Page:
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Scourge: The Once and Future Threat of Smallpox, Library Edition download epub

by Patrick Cullen,Jonathan B. Tucker


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Jonathan B. Tucker traces the history of the smallpox virus from its first recorded outbreak around 3700 . has been added to your Cart.

Jonathan B. through its use as the first biological warfare agent in human history has been added to your Cart.

Scourge: The Once and Future Threat of Smallpox. by. Jonathan B. Tucker.

Scourge the Once and Future Threat of Smallpox. 1 2 3 4 5. Want to Read.  . through its use as the first biological warfare agent in human history, and draws some decisively important lessons for the future. In a timely debate, Tucker addresses the ever-growing concerns about the proliferation of the deadly smallpox virus and its use by terrorist organizations. Tucker (August 2, 1954 – July 31, 2011) was a United States chemical and biological weapons expert. Dunn, David L. (25 July 2002). 1 Early life and education. N Engl J Med. 347 (4): 298. doi:10. Bass, Gary J. (12 Feb 2006). Appearances on C-SPAN.

From Library Journal: A political scientist and an expert on bio-weapons analysis, Tucker provides an engrossing look at the continuing debate over the destruction of smallpox. The author uses numerous interviews with key players to look at the political and social aspects of the disease. Although a brief history of smallpox is included, the strength of the book lies in the author's description of the process used to eradicate naturally occurring smallpox. Equally valuable is the last section that considers the pros and cons of destroying the laboratory stockpiles of the virus.

Written by Jonathan B. Tucker, narrated by Patrick Cullen. In recent years, concern over the possible return of smallpox has taken an even greater urgency with the realization that clandestine stocks of the virus may still exist.

Jonathan B.

On December 13, 2002, recognizing that the global discontinuation of routine smallpox vaccination over two decades ago had left most Americans unprotected and vulnerable to the ravaging affects of the virus, the President announced a precautionary measure to begin vaccinating teams of emergency responders. The program commenced January 24, 2003.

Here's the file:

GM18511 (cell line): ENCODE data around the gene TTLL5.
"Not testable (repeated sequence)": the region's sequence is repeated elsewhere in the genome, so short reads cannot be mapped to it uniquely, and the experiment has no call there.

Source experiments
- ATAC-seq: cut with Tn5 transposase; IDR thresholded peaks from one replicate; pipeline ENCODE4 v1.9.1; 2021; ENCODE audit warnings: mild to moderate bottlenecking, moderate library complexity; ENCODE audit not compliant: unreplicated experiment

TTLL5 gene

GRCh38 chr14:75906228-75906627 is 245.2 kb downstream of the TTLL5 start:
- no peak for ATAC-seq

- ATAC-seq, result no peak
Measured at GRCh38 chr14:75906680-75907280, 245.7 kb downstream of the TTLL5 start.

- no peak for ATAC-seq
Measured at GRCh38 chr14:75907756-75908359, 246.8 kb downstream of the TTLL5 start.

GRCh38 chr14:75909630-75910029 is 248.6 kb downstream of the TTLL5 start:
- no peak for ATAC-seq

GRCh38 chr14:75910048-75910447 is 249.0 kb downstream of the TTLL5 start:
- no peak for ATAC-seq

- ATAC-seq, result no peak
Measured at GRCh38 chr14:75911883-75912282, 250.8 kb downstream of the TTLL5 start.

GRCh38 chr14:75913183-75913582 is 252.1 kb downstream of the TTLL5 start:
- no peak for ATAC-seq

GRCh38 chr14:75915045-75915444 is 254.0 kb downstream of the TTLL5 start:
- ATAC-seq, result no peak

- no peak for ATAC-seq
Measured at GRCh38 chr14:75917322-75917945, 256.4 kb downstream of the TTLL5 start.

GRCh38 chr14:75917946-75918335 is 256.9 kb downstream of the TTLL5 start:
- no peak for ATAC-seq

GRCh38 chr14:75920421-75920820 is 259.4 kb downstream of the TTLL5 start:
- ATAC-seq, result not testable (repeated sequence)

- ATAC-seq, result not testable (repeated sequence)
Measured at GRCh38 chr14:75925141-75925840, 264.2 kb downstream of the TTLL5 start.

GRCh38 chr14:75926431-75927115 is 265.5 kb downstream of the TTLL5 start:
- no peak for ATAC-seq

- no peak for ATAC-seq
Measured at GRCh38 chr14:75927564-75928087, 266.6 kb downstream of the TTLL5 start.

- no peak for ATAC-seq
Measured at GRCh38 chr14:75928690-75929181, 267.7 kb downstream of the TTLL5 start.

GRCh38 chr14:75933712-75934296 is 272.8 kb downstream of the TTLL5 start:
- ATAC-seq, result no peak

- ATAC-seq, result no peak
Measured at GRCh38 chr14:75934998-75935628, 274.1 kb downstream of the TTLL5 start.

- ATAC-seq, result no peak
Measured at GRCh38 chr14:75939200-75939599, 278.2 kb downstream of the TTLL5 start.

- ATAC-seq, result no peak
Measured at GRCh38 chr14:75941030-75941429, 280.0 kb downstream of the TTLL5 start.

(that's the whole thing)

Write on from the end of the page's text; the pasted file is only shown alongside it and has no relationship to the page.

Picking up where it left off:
Smallpox was a terrifying human scourge. It covered the skin with hideous, painful boils, killed a third of its victims, and left survivors disfigured for life. This riveting book tells the story of smallpox, of efforts to eradicate it, and of the dangers it still poses today.

Comments: (7)

Prinna
Do you remember Dr. Strangelove? Remember how we all laughed at "Of course, the whole point of a Doomsday Machine is lost, if you *keep* it a *secret*!" Smallpox is Doomsday and that is what the Soviets intended. They started developing the weapon shortly after we announced we would no longer vaccinate our people for Smallpox. It was intended as the Doomsday blow to the handful of Americans who would survive an all out nuclear exchange. After the fall of the Soviet Union Smallpox became a nightmare for the American President. A few short months before 9/11 a computer exercise called Operation Dark Winter studied the effects of the release of Smallpox in a couple of locations. Within 28 days 3 million Americans would have contracted the disease and 1 million would have died. Smallpox was fully capable of taking down our entire medical society. Recently we completed the stockpile of enough vaccine for every American and developed a vaccination for the immune compromised. The centers to treat infectious diseases that we used in the Ebola outbreak were designed to contain something far worse - Smallpox. By being prepared to protect our own, we protect the even more vulnerable in the third world. Mr. Tucker accurately records the history of Smallpox, the negotiations, the eradication, and sadly the betrayal that is the story of Smallpox and just like Pandora's box a tiny ray of hope.
The Rollers of Vildar